We have struggled all year with is teacher not being able to teach him. I have allowed his educational goals to really be dumbed down in an effort for her to figure out how to be successful in teaching him. It’s been frustrating to watch Jackson not learn like he should have this year. I have done everything I can to motivate and implore her to explore various learning options. I even worked with another teacher in a different school who knows how to teach kids like Jackson. I got district permission for this teacher to take a half day out of his classroom to come to Jackson’s and work with him and his teacher to come up with some learning goals. His teacher was receptive to this and has even implemented some of the goals. I can tell they have been beneficial for Jackson. About a month ago we met for our parent/teacher conference and Jackson’s teacher said she didn’t think her classroom was the right place for Jackson. She then said to me “You don’t really think Jackson will ever write his name or anything do you?” I couldn’t believe it. I told her that nine months ago I would have never imagined Jackson walking on his knees and me having to buy baby gates for my house. But yet, he is and I did. I have no idea what that little monkey is going to do in a week let alone a year. So I told her “I’m not going to write my kid off in Kindergarten.” Which was apparent to me she was doing. While I don’t think her classroom is the best one for Jackson, I know for sure that this placement the district is suggesting is absolutely NOT where Jackson should be. The question is whether or not we can find a solution.
As if having a child with disabilities isn’t hard enough, the school districts want to fight parents on every little thing. Why? Because it costs them money. Inclusion costs money. Having an aide costs money. Accommodations cost money. So they break the laws and deny our children services simply because that is what they have done for years and have gotten away with it. Fighting a school district or reporting them for violations is expensive, exhausting and can be detrimental to the child. More often than not parents just give in to the district to avoid the expense. Sadly, some parents don’t know enough about the laws and rights of their students to object. Even more upsetting is that the school districts often count on that being the case. It’s troubling, and it’s happening all over our country to thousands of children and their parents. But unless you’re in the war zone, you don’t hear about it.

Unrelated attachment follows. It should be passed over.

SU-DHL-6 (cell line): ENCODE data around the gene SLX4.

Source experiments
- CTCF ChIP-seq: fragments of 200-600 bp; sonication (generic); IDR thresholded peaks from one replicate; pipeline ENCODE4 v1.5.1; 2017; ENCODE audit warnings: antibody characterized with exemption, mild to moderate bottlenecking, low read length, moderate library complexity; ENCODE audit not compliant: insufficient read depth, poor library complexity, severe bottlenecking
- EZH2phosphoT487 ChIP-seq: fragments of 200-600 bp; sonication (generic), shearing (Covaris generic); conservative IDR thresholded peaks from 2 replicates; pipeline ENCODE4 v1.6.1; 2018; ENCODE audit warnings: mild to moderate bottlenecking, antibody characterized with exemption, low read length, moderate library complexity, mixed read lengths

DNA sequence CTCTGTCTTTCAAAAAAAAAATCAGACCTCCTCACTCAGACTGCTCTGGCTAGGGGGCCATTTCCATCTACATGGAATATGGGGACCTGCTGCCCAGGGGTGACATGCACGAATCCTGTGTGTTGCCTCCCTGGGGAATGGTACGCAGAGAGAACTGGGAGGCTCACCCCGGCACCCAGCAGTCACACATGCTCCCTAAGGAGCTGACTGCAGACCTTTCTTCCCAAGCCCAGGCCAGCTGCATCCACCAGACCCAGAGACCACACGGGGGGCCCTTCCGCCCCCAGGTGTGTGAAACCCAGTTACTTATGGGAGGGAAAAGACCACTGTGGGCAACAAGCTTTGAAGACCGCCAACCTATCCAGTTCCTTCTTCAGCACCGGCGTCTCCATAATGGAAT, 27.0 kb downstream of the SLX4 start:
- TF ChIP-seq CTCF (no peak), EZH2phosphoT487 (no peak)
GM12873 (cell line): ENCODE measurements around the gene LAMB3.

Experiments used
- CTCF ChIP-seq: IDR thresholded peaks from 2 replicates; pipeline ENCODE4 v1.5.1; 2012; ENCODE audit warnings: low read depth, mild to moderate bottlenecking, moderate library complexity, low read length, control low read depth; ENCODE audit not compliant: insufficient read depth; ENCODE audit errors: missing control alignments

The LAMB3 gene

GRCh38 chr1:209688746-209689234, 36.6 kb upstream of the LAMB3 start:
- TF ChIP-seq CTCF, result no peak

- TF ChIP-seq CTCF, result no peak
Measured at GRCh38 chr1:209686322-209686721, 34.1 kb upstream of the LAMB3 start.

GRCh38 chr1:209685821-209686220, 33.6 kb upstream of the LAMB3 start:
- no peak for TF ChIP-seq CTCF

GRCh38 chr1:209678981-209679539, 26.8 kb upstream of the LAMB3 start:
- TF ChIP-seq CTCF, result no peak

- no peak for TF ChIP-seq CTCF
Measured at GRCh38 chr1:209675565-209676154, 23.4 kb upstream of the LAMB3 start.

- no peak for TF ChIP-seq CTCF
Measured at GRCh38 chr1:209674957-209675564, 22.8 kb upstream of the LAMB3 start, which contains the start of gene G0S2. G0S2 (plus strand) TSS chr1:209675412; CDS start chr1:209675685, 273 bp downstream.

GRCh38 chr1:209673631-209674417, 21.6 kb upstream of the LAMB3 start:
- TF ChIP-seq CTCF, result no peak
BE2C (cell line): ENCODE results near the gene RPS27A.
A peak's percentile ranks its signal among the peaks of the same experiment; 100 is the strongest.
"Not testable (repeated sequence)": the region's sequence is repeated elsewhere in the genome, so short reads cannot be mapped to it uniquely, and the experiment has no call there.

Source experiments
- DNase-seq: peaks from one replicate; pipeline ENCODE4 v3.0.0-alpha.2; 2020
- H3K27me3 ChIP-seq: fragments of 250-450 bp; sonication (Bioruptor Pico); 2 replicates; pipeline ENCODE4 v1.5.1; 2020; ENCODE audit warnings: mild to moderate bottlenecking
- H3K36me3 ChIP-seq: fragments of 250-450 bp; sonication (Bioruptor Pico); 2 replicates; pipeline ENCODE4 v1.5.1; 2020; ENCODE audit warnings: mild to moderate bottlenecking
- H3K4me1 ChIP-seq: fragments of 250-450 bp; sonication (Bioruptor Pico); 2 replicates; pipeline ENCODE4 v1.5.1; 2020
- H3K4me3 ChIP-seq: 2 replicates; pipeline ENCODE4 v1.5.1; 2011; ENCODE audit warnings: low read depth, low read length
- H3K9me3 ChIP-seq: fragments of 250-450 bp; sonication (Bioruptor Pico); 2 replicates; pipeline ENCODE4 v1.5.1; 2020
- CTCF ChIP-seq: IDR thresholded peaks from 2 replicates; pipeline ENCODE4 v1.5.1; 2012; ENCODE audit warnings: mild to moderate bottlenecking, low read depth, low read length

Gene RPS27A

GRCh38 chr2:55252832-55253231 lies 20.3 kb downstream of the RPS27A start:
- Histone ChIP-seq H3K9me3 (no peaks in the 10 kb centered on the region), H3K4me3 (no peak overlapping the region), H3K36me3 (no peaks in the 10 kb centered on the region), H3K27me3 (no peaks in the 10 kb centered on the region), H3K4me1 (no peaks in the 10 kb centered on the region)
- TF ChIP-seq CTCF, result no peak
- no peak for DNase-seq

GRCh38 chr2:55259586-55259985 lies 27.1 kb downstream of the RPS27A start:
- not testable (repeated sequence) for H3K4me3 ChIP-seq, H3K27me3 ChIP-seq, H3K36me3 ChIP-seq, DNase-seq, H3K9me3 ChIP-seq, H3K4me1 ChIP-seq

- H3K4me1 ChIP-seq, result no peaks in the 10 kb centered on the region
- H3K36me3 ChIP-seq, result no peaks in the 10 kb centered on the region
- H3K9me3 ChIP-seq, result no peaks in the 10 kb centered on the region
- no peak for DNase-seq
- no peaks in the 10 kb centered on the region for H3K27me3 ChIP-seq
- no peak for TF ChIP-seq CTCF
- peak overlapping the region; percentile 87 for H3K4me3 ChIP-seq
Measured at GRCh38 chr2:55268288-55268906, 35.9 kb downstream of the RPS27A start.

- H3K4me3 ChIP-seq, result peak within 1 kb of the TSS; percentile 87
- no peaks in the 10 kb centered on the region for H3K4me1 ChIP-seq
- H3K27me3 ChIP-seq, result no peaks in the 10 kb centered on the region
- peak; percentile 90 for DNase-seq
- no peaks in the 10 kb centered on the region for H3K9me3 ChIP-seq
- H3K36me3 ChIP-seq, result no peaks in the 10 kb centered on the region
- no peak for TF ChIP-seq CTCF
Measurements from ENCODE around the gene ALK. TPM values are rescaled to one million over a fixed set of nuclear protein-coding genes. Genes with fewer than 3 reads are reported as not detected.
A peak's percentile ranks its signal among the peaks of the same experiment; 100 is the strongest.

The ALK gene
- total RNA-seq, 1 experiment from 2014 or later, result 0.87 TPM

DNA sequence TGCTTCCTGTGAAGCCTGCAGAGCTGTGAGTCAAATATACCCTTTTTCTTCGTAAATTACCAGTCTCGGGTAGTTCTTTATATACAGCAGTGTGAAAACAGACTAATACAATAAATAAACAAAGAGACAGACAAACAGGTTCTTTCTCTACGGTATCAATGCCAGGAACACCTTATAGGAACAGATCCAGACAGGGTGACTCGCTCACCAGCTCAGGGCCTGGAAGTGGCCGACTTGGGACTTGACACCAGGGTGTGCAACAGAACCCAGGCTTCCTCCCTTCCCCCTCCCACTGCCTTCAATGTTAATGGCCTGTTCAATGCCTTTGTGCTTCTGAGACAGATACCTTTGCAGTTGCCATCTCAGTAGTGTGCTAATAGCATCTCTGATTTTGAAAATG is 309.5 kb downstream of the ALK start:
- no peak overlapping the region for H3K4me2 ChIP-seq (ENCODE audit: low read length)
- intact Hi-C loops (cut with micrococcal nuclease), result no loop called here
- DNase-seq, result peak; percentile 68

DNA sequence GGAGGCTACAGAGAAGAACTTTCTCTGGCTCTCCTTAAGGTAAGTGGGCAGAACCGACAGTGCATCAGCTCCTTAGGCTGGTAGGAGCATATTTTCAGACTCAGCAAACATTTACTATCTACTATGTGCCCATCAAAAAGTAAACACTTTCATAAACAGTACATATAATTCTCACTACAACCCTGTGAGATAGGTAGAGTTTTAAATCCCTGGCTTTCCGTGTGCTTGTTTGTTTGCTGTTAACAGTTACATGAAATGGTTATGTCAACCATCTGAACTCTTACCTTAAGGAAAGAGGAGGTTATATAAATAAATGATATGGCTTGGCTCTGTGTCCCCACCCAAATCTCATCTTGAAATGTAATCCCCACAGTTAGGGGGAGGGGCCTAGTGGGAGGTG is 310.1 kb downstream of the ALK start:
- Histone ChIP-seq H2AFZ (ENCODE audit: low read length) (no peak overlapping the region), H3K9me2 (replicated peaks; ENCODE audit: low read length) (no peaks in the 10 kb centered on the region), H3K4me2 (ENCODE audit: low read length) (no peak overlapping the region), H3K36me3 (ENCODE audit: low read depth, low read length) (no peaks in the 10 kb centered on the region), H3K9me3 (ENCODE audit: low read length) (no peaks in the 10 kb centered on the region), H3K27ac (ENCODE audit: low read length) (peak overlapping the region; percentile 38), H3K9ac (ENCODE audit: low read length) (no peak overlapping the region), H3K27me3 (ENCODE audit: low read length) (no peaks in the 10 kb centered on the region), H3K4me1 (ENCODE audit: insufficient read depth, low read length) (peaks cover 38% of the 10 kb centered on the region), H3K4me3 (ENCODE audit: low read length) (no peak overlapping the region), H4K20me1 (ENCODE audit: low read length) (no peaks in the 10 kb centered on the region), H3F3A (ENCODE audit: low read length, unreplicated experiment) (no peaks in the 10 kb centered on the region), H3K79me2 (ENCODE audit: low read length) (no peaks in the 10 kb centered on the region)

When I got the call they were moving Jackson I was in the Seattle airport waiting for my flight home after spending the day in a meeting where we were ironically discussing new professional standards for paraeducators in special education classrooms. I used every ounce of energy I had left that day to not cry in the airport. I made it to Spokane and was able to walk to my car before the tears hit and stayed pretty much until I went to bed that night. How dare they treat my son like this? How dare they imply that my son isn’t worthy enough to be in a learning environment? How dare they place my son in a “classroom” (I use that term lightly) where every Friday is movie day? Jackson doesn’t even watch movies at home. The only thing he likes to watch is Seattle Seahawks football (yup, my kid is awesome!). It took a couple of days of tears and sadness on my part to rally. Rallying I am. I have probably spent 6 hours in the last week reading the law (both federal and state), preparing our argument with documentation to back it up, creating and writing an education vision for Jackson with Kevin, and calling, meeting and emailing with district representatives to discuss district procedures and operations. I met with one of the district reps this week to discuss Jackson and implored her to begin thinking out of the box. After all, Jackson has always been an out of the box kind of kid. I’m not done yet. There are still more hours of work ahead for me before we meet.
I’m exhausted but ready to fight for Jackson. If they want to mess with my kid, they are going to have to go through me first. As Kevin said, we will do whatever we have to to fight for our son. If we have to break the bank and hire an attorney we will. I will not allow my son to be treated as less of a person because he has disabilities. Jackson CAN and WILL learn. Next Thursday we will meet. Send us your positive thoughts and even though I am not a praying kind of person, say a few prayers for Jackson. In the meantime I am hanging on to the words of Harriet Beecher Stowe, “When you get into a tight place and everything goes against you, till it seems as though you could not hang on a minute longer, never give up then, for that is just the place and time that the tide will turn.”